Changes in Dendrites of Adult Rat Ganglion Cells Regenerating Axons into Peripheral Grafts
Axotomized neurons in the retina and other regions of the central nervous system (CNS) of adult rodents can regenerate long axons into segments of peripheral nerve (PN) grafted near their cell somata (Leoz and Arcante 1914; So and Aguayo 1985; Ramon y Cajal 1928; Aguayo 1985; Politis and Spencer 1986; Vidal-Sanz et al. 1987). When such PN grafts are used as “bridges” to replace the optic nerve (ON) and join again the eye and the superior colliculus (SC), some of the retinofugal fibers regrow along the graft and re-enter the SC where they can form synaptic contacts (Vidal-Sanz et al. 1987). However, since axonal regeneration into PN grafts requires that both the axotomy and the graft be near the somata of the retinal ganglion cells (RGC’s) (Aguayo et al. 1983; Aguayo 1985), the grafting procedure also results in the rapid or protracted death of a large number of RGC’s (Richardson et al. 1982; Villegas-Perez et al. 1988). Because axotomy to neurons other than RGC’s is known to also cause a spectrum of functional and anatomical alterations that affect the cell body (Misantone et al. 1984) and dendrites of surviving cells (James 1933; Watson 1974; Mendell 1984; Nja and Purves 1978; Villegas-Perez et al. 1988), we have studied anatomic changes in somata and dendritic arbors of RGC’s from 1 to 4 months after axotomy and grafting of a segment of PN whose most distal end was left blind-ended under the scalp, unconnected to the SC. The studies reported here are an early attempt to investigate the severity and duration of retrograde responses of injured RGC’s during periods of rapid regrowth — 1 and 2 months after PN grafting — and at 4 months after the insertion of the graft, when most axons can be assumed to have stopped extending actively along these blind-ended grafts (Aguayo et al. 1986; Trecarten et al. 1986).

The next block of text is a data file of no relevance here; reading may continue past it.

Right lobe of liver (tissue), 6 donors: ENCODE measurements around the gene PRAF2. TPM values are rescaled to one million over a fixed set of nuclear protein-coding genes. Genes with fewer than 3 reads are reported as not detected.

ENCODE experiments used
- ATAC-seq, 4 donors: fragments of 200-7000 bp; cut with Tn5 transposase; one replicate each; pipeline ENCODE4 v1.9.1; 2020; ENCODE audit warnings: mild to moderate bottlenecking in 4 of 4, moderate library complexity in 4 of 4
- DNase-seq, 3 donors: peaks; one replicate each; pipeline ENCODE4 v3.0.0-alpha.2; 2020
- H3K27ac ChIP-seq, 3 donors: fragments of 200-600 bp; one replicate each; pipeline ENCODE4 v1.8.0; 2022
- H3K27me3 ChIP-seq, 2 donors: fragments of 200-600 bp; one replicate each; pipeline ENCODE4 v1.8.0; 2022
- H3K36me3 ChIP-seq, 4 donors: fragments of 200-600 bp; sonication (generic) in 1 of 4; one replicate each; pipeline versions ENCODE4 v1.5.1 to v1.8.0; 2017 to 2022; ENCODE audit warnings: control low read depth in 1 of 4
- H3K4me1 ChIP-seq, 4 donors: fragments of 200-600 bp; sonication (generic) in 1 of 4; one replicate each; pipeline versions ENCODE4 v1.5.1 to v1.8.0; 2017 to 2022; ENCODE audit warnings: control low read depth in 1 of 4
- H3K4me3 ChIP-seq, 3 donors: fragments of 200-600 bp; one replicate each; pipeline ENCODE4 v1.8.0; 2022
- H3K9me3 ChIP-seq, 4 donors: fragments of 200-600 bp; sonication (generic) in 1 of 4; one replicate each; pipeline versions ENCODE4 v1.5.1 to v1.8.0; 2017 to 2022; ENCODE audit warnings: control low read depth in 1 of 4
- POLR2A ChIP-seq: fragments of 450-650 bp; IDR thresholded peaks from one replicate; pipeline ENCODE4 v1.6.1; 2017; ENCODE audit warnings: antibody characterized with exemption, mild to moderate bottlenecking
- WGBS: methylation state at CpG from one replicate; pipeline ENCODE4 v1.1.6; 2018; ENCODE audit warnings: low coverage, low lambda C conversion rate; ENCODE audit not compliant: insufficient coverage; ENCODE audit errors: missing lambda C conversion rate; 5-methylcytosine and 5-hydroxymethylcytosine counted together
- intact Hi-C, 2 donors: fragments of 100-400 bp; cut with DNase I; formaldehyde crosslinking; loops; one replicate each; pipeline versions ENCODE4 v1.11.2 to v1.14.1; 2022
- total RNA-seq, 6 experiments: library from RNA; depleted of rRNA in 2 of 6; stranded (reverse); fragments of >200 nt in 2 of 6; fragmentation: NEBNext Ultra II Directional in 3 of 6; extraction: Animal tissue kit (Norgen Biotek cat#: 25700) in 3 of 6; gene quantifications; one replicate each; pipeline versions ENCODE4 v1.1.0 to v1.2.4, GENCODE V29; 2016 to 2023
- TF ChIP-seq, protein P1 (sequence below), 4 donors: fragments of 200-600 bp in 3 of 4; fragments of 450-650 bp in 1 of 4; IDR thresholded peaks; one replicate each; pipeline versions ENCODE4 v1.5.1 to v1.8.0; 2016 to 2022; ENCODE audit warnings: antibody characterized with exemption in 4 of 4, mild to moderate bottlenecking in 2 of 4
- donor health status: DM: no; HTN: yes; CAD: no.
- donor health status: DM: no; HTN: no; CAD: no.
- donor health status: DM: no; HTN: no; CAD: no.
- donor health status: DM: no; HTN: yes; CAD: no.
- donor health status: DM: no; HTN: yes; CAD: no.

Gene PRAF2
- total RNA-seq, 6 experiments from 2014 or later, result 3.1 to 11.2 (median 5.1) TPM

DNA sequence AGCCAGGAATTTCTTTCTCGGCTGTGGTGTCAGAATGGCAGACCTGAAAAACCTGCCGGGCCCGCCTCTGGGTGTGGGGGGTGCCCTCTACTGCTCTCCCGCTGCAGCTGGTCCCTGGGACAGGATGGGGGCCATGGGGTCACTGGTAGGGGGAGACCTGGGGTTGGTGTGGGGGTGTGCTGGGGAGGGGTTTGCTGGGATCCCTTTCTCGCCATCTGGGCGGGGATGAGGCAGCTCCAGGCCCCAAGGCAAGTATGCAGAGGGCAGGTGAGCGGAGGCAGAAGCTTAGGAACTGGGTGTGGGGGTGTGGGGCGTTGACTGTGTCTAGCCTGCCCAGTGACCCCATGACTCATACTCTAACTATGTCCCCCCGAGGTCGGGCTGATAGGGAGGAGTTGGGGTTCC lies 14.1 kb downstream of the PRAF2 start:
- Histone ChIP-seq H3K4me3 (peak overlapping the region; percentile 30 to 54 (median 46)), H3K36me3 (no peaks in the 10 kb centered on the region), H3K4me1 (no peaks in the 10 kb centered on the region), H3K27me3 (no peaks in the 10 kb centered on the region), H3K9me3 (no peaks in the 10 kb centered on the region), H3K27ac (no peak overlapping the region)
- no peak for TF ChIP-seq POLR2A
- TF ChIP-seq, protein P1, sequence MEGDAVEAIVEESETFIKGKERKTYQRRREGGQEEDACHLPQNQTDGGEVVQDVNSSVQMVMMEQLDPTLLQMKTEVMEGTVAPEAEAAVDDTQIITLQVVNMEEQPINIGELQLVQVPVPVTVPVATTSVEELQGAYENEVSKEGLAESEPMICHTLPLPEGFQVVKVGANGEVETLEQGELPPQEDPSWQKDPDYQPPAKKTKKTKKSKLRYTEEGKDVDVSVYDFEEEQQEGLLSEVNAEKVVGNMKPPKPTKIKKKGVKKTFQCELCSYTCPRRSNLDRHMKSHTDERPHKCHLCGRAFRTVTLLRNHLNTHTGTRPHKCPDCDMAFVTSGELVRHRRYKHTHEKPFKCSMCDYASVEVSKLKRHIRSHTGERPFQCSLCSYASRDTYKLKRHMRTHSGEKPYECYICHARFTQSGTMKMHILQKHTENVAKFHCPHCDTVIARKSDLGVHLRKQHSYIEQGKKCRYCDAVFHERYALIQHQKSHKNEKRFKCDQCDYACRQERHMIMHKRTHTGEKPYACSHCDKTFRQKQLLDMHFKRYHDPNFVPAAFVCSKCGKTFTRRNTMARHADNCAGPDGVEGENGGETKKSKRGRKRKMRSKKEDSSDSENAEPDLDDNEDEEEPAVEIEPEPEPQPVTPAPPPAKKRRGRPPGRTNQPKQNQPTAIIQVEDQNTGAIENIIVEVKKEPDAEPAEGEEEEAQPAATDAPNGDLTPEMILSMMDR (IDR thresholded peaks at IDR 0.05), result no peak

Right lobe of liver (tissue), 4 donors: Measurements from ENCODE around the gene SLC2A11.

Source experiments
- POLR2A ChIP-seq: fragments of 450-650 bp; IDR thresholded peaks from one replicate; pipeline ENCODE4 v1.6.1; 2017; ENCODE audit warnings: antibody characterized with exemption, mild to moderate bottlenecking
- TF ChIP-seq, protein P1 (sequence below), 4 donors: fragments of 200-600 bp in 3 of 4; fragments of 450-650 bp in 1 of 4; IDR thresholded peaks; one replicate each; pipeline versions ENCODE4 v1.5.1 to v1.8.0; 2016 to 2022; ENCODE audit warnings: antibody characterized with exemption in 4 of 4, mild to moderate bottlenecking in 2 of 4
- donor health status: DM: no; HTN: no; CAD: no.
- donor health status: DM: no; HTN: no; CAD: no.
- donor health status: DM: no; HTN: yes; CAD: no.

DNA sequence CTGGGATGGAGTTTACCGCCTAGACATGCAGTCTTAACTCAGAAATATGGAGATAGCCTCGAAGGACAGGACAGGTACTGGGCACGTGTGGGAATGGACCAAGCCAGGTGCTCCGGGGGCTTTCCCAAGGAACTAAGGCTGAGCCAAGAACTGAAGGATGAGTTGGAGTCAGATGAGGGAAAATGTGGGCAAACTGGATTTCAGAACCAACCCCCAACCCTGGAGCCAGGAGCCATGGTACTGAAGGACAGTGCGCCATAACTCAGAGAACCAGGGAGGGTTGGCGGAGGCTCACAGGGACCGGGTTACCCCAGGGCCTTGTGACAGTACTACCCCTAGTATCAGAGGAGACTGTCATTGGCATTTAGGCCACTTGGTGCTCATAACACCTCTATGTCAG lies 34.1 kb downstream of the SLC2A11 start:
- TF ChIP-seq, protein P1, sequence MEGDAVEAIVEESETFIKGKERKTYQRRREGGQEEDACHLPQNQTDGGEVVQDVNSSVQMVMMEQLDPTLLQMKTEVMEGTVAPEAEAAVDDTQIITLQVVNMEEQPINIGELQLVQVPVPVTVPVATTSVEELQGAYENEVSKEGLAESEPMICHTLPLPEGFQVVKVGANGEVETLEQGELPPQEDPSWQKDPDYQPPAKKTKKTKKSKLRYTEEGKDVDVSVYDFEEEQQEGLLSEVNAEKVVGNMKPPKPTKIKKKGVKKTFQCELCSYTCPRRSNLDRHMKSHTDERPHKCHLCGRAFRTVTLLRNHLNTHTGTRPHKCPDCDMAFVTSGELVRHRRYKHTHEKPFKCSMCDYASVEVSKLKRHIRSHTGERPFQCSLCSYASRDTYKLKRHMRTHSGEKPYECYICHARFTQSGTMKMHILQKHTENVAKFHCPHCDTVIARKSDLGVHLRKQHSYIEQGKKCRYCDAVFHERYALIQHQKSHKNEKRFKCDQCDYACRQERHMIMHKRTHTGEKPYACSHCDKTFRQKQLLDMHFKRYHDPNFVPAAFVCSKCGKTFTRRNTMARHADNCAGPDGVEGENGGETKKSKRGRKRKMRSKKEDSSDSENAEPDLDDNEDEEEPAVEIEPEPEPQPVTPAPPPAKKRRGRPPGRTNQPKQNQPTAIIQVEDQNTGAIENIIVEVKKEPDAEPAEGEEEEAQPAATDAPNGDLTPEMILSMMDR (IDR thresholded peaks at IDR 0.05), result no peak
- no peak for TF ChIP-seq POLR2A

KeywordsOptic Nerve Ganglion Cell Retinal Ganglion Cell Superior Colliculus Axonal Regeneration
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